Author: Ana Manwaring
Genre: Personal Memoir
Page Count: 338
Word Count: 82,750
Library of Congress Control Number: 2023937509
How did a forty-year-old bookkeeper come to leave her houseboat and business
to spend a year running rogue in Mexico?
This action-packed memoir/travelogue formed the real-life backdrop to what later became the successful JadeAnne Stone thriller series. Starting in the summer of 1991, Saints and Skeletons takes you through the back roads of Mexico, Belize, and the Peten region of northern Guatemala, where author, teacher and former journalist Manwaring camped out in ruins, sampled exotic foods, smoked loco weed atop pyramids, drank mescal out of the still, skinny dipped in Zipolite, found lost cities, and learned to make a killer margarita. In the process, she also experienced love, betrayal and loneliness. As doors opened and walls crumbled in her heart, skeletons tumbled out and, occasionally, saints appeared just when Manwaring needed them most.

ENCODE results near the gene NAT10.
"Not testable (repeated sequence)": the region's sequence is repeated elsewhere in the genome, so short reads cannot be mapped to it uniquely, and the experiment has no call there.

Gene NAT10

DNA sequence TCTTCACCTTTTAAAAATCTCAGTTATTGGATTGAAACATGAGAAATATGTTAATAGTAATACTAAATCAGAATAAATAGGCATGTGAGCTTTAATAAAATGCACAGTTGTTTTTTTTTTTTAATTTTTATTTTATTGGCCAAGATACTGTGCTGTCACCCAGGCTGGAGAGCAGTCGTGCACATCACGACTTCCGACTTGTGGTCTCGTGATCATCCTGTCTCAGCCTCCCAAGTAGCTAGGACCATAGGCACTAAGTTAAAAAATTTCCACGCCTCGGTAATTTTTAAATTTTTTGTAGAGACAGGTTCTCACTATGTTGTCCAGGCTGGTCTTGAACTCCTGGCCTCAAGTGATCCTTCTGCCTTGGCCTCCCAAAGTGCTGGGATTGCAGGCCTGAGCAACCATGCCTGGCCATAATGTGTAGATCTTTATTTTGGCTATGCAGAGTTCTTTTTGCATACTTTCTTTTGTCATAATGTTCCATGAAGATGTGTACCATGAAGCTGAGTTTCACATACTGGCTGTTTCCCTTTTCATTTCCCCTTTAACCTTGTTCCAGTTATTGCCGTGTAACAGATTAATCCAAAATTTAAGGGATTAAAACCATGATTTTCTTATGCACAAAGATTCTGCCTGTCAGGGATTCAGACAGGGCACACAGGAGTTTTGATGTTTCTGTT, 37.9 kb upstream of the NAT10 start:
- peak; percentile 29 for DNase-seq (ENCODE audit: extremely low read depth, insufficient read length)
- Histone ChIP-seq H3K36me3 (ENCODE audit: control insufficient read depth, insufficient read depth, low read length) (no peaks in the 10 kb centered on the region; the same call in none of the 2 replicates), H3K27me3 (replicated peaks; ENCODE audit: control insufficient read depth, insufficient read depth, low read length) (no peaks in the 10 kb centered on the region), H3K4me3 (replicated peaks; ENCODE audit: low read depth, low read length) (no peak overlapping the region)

This vivid memoir of [Manwaring’s] travels through Mexico. . .which began in the summer of 1991, traverses other cultures, capturing the rich flavors of foods, romance, and adventure as armchair readers follow in her footsteps.
More so than almost any other travelogue about Mexican experience, the nation comes to life as readers walk the gritty roads of countries steeped in the cultures and flavors of non-Western influences: From winding (and often uncertain) travels through the mountains of Michoacán to budding romances and relationships, the evocative flavors of Manwaring's life are compellingly, vividly portrayed:
"I liked meeting new people too, but not hot chicks with mota... No way I could compete with pretty, fluent Spanish speakers for Fernando’s attention. And I wanted it all. The bad angel on my shoulder whispered, “You’re paying for it all.” I maimed the cilantro and started toasting the quesadillas." The resulting "you are here" exploration is exceptionally enlightening in its revelations, encounters, and experiences, whether they be cultural misunderstandings or expressions of enlightenment:
"I failed to look up discutir because I was certain it meant “to discuss.” Why wouldn’t he want to discuss a path forward? The irony is, I didn’t learn the meaning of the word—argue—until I started writing this book."
Libraries and readers interested in a travelogue that explores relationships, food, and cultural perceptions, injecting adventure into every moment, will find Saints and Skeletons outstanding in its presentation, revelations, and attractions.
- Diane Donovan. Donovan's Literary Services